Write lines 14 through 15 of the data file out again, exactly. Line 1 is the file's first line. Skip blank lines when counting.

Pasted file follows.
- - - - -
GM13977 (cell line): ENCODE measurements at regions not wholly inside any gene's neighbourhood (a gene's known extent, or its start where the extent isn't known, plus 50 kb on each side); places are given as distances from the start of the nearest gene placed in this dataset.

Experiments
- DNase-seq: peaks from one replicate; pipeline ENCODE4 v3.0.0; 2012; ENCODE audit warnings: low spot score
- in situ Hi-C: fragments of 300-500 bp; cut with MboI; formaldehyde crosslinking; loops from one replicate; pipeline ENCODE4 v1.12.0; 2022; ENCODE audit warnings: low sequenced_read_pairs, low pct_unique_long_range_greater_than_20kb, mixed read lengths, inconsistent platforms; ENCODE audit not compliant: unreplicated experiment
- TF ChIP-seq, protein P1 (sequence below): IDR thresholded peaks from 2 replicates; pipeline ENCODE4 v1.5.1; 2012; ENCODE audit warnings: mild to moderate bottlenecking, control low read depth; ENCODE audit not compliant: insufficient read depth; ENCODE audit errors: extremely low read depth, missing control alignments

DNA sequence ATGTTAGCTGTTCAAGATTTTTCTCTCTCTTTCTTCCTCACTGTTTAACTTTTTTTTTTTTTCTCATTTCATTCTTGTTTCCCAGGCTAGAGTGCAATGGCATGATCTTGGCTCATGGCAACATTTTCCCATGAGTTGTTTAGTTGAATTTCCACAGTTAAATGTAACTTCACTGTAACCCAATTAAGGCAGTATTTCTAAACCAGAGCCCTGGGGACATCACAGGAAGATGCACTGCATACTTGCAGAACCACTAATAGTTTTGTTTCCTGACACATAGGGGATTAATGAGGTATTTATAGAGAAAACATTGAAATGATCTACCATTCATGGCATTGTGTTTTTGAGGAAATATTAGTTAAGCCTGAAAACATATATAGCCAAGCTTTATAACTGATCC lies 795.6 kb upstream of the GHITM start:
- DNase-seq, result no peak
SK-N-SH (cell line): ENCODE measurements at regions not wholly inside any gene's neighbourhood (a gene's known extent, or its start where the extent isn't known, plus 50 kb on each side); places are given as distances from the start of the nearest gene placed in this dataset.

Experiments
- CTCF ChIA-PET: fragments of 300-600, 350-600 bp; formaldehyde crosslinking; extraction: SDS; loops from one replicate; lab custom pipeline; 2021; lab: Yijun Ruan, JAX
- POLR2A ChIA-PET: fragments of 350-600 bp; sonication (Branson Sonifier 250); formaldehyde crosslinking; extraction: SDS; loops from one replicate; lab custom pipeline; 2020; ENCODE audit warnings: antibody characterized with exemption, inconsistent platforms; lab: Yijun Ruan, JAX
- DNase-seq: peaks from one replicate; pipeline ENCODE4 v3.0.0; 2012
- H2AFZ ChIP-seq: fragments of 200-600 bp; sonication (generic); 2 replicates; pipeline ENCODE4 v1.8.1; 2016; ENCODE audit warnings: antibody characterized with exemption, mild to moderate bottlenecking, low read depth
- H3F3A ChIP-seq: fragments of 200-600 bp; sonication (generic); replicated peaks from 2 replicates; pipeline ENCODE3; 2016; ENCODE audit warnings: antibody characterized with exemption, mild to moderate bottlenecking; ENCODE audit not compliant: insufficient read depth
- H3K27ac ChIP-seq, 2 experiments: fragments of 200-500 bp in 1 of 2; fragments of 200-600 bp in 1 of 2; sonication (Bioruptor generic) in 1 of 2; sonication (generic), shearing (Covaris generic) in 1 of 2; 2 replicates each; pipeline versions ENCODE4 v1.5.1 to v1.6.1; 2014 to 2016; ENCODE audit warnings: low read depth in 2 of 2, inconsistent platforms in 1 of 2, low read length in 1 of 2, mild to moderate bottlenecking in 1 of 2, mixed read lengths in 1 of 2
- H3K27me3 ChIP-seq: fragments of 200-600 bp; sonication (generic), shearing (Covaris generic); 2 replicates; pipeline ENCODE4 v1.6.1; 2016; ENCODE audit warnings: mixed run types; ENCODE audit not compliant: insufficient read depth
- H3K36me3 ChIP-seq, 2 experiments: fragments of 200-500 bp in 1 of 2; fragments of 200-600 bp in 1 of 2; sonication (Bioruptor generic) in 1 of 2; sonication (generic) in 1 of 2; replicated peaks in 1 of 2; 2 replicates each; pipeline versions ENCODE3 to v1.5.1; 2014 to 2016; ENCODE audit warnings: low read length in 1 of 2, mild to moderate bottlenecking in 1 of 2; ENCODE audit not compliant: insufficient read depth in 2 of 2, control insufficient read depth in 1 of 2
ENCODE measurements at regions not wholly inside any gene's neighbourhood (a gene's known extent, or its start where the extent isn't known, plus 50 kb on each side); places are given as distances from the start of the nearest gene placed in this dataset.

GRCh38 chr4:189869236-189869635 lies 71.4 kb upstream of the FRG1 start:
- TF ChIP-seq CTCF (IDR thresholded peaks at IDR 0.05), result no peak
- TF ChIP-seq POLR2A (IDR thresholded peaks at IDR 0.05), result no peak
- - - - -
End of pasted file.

- H3F3A ChIP-seq: fragments of 200-600 bp; sonication (generic); replicated peaks from 2 replicates; pipeline ENCODE3; 2016; ENCODE audit warnings: antibody characterized with exemption, mild to moderate bottlenecking; ENCODE audit not compliant: insufficient read depth
- H3K27ac ChIP-seq, 2 experiments: fragments of 200-500 bp in 1 of 2; fragments of 200-600 bp in 1 of 2; sonication (Bioruptor generic) in 1 of 2; sonication (generic), shearing (Covaris generic) in 1 of 2; 2 replicates each; pipeline versions ENCODE4 v1.5.1 to v1.6.1; 2014 to 2016; ENCODE audit warnings: low read depth in 2 of 2, inconsistent platforms in 1 of 2, low read length in 1 of 2, mild to moderate bottlenecking in 1 of 2, mixed read lengths in 1 of 2